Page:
NEW YORK — The megafight between Manny Pacquiao and Miguel Cotto is more than two months away, so even though it was advertised as a “press conference,” we had no anticipation that Thursday's affair at Yankee Stadium would produce anything that might be construed as newsworthy.

Rather, we found ourselves drawn to the House that George Built (with a little help from New York taxpayers) out of curiosity over the timing of the event.

Promoter Bob Arum has shown himself to be a pretty shrewd marketing guy over he years, so you had to wonder why he'd be kicking off a five-city press tour (one that includes three major league ballparks) literally days before Floyd Mayweather and Juan Manuel Marquez take to the ring in this fall's other big pay-per-view extravaganza.

We don't know about you, but we've found it difficult to get all that excited about Mayweather-Marquez.  The whole idea seems so cynically contrived — a guy who hasn't fought in 21 months against an opponent who's fighting almost ten pounds above anything he's ever weighed before — that it strikes us as barely one step removed from Oscar vs. Shaq. And ABC didn't ask anybody to pay $50 a pop to watch Oscar vs. Shaq.

Cotto-Pacquiao, on the other hand, is a real fight, for a bona fide title, and while we've watched Manny slay way too many giants to go picking against him, neither would we be shocked by a Cotto win.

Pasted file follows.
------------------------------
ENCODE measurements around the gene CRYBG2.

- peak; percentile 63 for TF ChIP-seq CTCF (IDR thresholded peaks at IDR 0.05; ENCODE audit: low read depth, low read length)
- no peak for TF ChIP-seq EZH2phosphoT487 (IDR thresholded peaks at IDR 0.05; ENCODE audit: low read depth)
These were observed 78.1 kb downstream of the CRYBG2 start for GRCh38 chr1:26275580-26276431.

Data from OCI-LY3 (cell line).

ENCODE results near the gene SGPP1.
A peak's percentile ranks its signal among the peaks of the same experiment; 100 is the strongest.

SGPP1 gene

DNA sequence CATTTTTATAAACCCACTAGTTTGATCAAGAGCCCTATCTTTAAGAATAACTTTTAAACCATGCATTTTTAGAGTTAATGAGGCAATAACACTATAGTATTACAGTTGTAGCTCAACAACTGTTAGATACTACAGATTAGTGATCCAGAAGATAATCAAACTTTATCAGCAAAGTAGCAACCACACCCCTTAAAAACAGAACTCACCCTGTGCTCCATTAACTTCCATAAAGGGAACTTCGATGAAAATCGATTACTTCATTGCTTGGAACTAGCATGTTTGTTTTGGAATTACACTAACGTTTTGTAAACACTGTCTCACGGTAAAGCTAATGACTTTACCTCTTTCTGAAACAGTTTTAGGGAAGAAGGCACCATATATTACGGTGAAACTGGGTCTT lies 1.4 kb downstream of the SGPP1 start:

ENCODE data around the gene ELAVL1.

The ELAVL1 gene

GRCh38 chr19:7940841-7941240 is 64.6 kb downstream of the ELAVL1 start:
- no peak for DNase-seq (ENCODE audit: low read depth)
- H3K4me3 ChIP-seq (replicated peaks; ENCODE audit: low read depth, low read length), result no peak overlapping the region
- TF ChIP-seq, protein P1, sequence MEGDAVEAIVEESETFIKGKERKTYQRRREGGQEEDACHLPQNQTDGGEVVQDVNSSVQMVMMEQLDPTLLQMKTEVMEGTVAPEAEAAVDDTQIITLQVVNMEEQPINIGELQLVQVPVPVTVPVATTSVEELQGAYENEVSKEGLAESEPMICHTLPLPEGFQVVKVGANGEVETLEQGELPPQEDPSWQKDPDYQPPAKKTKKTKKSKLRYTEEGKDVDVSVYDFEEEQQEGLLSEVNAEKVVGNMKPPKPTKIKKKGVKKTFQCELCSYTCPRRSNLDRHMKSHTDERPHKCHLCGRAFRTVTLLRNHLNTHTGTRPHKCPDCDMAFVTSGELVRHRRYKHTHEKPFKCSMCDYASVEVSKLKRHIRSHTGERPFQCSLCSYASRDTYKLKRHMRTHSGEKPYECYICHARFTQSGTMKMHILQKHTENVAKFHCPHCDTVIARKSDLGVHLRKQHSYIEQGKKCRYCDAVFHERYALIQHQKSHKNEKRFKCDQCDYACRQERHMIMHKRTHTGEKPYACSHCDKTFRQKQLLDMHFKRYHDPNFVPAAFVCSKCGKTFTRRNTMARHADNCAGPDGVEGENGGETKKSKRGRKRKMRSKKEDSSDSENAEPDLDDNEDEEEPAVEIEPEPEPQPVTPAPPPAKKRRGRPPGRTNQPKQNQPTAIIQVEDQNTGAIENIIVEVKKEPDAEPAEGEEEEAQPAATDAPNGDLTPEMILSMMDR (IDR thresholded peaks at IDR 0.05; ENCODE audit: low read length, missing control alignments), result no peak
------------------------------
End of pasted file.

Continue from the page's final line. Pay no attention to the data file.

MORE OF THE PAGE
Judging from the early returns, the public seems to agree. This is not to say Mayweather-Marquez is going to lay a big fat egg, but neither does it appear destined to become the box-office smash its promoters anticipated when they put it together. That's why you can barely turn on your television set of late without being subjected to a 24/7 bombardment of 24/7 and 24/7 reruns. The only surprise is that Golden Boy hasn't roped Court TV into the process by getting them to run weekly installments of Mayweather Family arraignments.

So you had to wonder why Arum, knowing that he had the whip hand, would stir things up by dispatching Pacquiao and Cotto around the country now, unleashing a process that could only call attention to the Sept. 19 fight by initiating comparisons. When you have the superior product, after all, isn't the more sensible approach to simply ignore the competition?

Then, of course, there was the added fact that this was another one of those “public” press conferences, a media event in which the media is literally the last consideration.  Not only did the publicists pull out all the stops in an effort to produce a backdrop of screaming, fist-pumping fans by inviting them to occupy, for free, what are normally $350 seats, but irresponsibly encouraged New York Public School pupils to skip classes for the day to do join the throng.

You might say Top Rank looked as if they were trying to out-Golden Boy Golden Boy with this one, but the truth of the matter is that Oscar De La Hoya — the guy who pioneered “public” press conferences at the Empire State Building and the Statue of Liberty — learned this stuff at the feet of the master. Arum invented these things back when he was the promoter and the Golden Boy was a fighter,  and the announcement of each new De La Hoya fight could routinely expect to draw hundreds and sometimes thousands of shrieking teenage girls, some of whom could be counted upon to shower the shyly grinning Oscar with their freshly-removed undergarments.